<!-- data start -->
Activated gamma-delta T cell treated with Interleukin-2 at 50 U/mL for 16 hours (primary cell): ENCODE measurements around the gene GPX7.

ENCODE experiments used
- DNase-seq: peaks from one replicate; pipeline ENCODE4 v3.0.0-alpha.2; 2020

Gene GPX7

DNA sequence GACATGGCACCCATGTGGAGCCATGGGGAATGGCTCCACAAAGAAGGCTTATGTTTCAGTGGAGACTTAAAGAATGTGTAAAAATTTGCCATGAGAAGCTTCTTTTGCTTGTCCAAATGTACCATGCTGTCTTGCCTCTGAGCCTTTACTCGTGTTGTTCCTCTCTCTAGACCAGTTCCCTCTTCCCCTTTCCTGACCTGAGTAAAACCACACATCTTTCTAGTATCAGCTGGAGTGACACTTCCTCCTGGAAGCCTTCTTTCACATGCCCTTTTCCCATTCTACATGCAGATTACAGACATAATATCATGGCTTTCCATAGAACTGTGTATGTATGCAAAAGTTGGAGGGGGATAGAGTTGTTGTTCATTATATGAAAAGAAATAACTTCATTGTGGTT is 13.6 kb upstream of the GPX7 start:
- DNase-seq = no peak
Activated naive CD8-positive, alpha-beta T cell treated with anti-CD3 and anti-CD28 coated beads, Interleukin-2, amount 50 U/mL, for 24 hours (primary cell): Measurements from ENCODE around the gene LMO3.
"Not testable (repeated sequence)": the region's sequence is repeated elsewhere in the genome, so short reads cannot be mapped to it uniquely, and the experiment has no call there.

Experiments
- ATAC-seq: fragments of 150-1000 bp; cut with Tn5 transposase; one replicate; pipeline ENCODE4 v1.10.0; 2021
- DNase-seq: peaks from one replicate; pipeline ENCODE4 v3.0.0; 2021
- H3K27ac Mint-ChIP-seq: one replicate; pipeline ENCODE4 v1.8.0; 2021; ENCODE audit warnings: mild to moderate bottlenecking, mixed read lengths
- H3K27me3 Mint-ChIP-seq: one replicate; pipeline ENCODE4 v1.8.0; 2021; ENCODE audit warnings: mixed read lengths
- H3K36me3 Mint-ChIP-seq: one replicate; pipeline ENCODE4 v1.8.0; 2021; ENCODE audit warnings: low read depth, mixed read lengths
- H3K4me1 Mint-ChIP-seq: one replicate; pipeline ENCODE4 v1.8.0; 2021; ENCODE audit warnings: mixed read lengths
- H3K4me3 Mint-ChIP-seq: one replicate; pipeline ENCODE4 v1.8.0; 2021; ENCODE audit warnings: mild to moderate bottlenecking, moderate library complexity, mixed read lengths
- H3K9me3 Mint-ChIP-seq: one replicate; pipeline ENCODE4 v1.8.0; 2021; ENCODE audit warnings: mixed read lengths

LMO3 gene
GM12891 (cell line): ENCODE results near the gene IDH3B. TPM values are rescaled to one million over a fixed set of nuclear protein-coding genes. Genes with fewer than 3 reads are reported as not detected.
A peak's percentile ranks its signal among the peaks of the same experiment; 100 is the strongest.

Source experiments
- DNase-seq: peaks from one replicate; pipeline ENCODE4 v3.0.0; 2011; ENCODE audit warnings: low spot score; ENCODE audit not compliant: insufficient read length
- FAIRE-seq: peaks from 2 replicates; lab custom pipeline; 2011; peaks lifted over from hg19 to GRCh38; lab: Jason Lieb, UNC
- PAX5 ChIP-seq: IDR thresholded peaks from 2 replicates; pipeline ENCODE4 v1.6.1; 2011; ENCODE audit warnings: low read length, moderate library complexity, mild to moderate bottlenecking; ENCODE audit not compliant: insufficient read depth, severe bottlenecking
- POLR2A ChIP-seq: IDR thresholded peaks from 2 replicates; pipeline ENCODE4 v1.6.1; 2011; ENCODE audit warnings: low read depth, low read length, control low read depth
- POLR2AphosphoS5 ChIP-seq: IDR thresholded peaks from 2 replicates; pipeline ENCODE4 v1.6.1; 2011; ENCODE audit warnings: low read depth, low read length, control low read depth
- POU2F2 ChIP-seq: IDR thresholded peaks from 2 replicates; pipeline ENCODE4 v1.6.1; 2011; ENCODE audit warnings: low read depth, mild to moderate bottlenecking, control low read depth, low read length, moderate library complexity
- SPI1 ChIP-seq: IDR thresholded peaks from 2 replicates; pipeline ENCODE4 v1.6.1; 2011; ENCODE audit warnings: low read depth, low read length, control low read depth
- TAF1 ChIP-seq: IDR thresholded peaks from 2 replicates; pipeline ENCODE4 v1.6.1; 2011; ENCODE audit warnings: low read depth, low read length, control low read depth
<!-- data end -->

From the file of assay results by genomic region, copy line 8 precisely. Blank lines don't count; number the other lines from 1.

"Not testable (repeated sequence)": the region's sequence is repeated elsewhere in the genome, so short reads cannot be mapped to it uniquely, and the experiment has no call there.